I don’t think that I am going to provide you with the answer that you want to hear but I challenge you to make it all the way through this article. I promise that it could have a powerful impact on your life.
I am assuming that if you are reading this, you are looking for results. That is by no means a bad thing! In fact, it’s a great thing.
As human beings, we like to set goals and strive for an outcome. It brings us clarity and keeps us accountable and motivated. My concern is with the original intent of that goal, which can lead to an unhealthy journey towards the result.
I urge you to set goals but I encourage you to question what you are truly seeking.
Let me explain what I mean with a story, but first, let me give you some context...
I have worked in the fitness industry for 10 years and have witnessed patterns of behaviour around exercise from clients AND trainers. I can say without a doubt that some work and some don’t, and in my opinion, it has a lot to do with the persons initial mindset.
Many people fall into a habitual loop of feeling bad about their body, starting an exercise program and hoping for results ASAP! They fall off the bandwagon after a few weeks and at the end of it – they feel like a failure for stopping. This feeling of failure has much deeper consequences for that person and months or years later, they go through the same vicious cycle.
Picture this – You begin an exercise program and your main goal is to lose 5kg. You have been told that it is ideal to lose 1kg/week so it will take you 5 weeks to reach your goal! Doesn’t sound so bad right? You go into a calorie deficit and you drastically change your diet and cut out coffee and alcohol...maybe have some shakes and ‘skinny tea’.
2 weeks later you find yourself at a birthday party with food and alcohol around you and you have an internal battle about whether you should go for it and get back on track on Monday OR you sit there miserable and watch everyone else have a good time. You end up eating and drinking at the party and wake up Monday hating yourself and feeling unmotivated to get back into your shakes, tea and exercise regime. Suddenly, it’s week 3 and the end of week 5 seems like a lifetime away.
It becomes mentally and physically exhausting to keep up this routine and you consider giving up. Your mind is conflicted and filled with negative self-talk and you look for any excuse to convince yourself that this diet is not for you, and it might be best to find another diet that will work better. Whether you stop now or make it to week 5 and then stop, the damage is done. You now consider eating healthy and exercise to be too exhausting and not worth pursuing long term.
Now imagine if you change your initial mindset.
You decide that you want to find a physical activity that brings you joy and happiness. An activity that makes you feel energised when you leave and which makes you want to come back for more the next day. You realise that you much prefer to exercise in the evening as a way to destress rather than forcing yourself to get up at an ungodly hour. You also find healthy foods that you enjoy eating and preparing and focus more on ingesting foods that provide you with a tonne of nutrients because it makes you FEEL GOOD rather than the foods that an app says has the lowest calories. You go out for dinner with friends or family and don’t stop to think about the calories or how many minutes you need to run on the treadmill the next day to burn it off. Instead, you are present and engaged with the people closest to you.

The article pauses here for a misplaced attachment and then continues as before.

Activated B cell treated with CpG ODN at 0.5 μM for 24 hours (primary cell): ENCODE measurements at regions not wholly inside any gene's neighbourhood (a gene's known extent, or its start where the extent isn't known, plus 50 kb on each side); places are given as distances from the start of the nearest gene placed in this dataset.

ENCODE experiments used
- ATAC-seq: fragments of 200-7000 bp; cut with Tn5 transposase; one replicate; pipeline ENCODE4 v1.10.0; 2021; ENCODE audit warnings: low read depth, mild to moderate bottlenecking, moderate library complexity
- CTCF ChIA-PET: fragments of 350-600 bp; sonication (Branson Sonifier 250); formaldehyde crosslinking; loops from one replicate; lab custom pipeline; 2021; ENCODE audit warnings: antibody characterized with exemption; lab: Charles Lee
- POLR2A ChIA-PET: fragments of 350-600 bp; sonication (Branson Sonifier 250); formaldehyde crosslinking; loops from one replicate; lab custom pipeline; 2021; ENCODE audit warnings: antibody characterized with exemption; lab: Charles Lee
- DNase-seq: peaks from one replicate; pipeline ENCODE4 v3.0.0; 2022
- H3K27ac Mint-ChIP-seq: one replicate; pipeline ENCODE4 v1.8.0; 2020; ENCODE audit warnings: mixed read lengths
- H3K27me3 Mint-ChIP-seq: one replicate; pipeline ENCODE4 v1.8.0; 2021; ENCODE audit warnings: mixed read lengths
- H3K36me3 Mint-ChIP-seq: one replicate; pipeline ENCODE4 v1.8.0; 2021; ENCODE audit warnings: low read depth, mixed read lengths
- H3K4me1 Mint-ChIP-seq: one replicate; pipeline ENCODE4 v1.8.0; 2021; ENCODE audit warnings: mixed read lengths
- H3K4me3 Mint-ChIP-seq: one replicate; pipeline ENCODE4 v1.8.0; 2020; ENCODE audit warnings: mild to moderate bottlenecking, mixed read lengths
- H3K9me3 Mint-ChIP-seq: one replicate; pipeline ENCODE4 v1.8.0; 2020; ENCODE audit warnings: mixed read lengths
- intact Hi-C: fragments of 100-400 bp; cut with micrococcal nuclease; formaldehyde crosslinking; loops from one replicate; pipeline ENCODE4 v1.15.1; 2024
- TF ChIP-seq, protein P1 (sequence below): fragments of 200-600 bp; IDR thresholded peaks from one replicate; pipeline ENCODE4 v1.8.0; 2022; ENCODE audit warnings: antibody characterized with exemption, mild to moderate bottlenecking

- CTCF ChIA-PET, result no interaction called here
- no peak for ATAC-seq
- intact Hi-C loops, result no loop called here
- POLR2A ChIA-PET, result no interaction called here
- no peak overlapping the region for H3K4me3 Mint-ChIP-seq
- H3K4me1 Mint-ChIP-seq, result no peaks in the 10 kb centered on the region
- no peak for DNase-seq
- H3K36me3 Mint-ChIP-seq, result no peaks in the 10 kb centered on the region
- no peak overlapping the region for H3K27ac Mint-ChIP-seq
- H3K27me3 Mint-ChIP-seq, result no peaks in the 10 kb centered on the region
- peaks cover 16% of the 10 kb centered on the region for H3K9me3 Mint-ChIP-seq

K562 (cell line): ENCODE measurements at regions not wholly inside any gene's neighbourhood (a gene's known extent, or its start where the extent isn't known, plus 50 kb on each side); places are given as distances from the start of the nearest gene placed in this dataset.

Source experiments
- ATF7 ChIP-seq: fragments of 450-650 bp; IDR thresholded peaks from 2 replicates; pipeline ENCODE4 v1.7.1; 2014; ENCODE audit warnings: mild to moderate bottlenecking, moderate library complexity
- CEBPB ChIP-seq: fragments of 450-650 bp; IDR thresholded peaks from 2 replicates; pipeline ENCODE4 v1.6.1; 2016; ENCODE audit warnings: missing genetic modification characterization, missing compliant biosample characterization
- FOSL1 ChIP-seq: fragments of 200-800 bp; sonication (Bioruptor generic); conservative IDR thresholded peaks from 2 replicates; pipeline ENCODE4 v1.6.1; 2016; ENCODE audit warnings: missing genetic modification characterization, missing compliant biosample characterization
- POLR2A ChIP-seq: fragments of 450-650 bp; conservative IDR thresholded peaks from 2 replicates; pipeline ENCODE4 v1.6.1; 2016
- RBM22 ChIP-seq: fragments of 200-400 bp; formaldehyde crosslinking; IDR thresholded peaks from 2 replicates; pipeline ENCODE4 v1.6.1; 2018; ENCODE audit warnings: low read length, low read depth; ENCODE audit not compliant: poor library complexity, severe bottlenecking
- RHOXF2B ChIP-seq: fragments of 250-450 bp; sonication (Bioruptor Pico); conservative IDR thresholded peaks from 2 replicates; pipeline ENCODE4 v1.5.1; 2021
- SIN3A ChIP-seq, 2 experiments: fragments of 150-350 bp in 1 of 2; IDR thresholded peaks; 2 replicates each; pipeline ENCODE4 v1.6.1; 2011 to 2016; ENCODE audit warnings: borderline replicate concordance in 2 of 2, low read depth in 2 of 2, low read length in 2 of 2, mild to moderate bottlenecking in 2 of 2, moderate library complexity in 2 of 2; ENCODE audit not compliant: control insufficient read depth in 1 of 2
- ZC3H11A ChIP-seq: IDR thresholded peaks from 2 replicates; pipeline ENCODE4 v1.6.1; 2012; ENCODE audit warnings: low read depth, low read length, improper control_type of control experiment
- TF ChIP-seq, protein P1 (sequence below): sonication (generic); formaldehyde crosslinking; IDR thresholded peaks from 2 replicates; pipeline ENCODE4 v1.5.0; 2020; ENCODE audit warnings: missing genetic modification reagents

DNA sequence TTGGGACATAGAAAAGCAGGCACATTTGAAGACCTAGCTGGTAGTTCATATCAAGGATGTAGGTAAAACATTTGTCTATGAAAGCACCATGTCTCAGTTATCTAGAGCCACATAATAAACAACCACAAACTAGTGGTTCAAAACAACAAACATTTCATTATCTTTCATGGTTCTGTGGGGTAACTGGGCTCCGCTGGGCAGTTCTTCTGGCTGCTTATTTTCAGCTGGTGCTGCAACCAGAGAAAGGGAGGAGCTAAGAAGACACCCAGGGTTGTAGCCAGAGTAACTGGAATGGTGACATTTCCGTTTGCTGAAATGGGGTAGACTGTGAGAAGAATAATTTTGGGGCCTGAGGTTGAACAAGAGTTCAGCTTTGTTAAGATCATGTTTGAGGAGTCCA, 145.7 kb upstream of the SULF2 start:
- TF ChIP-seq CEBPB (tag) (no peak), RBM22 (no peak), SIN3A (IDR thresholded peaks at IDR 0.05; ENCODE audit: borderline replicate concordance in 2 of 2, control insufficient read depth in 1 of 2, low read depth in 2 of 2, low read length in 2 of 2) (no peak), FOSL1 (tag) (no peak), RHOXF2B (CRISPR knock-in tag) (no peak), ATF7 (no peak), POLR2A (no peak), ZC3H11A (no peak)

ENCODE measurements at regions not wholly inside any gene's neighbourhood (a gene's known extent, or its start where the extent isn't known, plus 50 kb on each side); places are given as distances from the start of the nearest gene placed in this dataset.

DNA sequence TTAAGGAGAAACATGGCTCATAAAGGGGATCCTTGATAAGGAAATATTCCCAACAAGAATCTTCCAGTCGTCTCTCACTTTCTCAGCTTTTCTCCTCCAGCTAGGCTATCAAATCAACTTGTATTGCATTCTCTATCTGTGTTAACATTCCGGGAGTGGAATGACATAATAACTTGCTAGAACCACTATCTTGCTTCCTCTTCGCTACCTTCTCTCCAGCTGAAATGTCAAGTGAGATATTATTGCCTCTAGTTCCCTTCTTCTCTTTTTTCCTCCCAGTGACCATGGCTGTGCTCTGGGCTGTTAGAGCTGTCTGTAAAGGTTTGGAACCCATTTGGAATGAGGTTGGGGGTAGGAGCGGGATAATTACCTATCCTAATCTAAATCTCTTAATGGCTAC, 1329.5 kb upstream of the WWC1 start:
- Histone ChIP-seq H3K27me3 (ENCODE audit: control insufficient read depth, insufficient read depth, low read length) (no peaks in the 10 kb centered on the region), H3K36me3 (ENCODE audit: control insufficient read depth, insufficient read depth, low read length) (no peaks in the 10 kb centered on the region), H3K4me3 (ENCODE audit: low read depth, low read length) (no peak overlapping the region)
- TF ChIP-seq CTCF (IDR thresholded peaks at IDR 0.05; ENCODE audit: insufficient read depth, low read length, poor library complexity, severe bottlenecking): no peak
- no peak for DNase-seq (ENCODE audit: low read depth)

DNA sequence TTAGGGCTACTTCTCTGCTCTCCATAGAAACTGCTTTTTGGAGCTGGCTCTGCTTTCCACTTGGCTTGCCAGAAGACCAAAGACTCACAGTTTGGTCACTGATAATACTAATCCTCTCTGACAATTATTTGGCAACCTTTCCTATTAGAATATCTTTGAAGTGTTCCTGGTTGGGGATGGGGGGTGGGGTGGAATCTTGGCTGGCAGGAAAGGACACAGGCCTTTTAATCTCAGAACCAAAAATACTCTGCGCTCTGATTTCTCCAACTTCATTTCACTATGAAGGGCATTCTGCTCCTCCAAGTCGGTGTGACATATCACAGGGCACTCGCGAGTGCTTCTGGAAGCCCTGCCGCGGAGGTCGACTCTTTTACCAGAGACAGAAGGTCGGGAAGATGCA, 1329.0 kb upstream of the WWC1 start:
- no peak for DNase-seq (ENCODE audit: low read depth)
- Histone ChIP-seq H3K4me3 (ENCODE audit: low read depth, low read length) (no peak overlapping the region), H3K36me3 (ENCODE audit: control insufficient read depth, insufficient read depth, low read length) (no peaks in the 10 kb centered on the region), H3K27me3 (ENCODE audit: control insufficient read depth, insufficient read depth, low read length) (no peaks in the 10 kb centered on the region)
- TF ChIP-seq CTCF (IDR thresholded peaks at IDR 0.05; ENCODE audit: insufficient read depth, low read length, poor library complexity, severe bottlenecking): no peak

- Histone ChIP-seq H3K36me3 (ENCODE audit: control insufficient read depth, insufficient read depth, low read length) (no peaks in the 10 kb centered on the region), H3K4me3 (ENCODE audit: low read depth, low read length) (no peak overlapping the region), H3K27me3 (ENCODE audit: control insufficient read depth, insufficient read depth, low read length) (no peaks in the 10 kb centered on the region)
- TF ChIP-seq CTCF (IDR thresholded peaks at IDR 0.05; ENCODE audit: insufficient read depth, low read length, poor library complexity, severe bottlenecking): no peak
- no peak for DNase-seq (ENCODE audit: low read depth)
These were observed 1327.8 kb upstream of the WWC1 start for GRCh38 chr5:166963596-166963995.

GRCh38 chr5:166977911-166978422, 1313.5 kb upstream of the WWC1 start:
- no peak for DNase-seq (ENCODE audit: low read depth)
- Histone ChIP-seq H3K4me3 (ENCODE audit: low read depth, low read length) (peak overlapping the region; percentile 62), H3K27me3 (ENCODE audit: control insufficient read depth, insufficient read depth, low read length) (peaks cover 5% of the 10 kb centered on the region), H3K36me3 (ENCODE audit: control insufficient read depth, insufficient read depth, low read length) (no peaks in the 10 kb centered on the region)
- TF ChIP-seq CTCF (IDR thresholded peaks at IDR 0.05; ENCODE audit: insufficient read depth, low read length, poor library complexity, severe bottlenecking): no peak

You don’t worry about scales and instead, focus on how much happier and fulfilled you are by making long term, healthy, sustainable changes to your lifestyle. Changes that YOU chose for yourself.
All of a sudden it’s week 5 and you have no plans to stop what you are doing...
Who do you think is most likely to lose the 5kg?
The point to my story?
If dieting and extreme exercise regimes aren’t working for you, I challenge you to consider an initial mindset shift.
Ok, so back to the original question! How often should you do Pilates to see results? Here is my answer:
I am a Pilates Instructor so Pilates is my thing! The question above can however, be applied to any form of exercise. Just replace the word ‘Pilates’ with whatever you prefer.
I want you to make a commitment to try ‘Pilates’ for 1 month. At the end of it, answer these 3 questions:
- Do you feel happier after each class?
- Do you feel excited to go back?
- Can you see yourself doing ‘Pilates’ in 10 years?
If you answered yes to all of these questions – I encourage you to keep going! I can almost guarantee that the aesthetic results you originally hoped to see will happen as a by-product of finding an exercise that you love!
After all, life is too short to focus on scales and measurements. Not to mention, it is way too exhausting to stay self-motivated for the wrong reasons. Focus on self-care rather than self-control and you will be amazed at how far you can go!
You can find out more about The Duo Pilates Method here.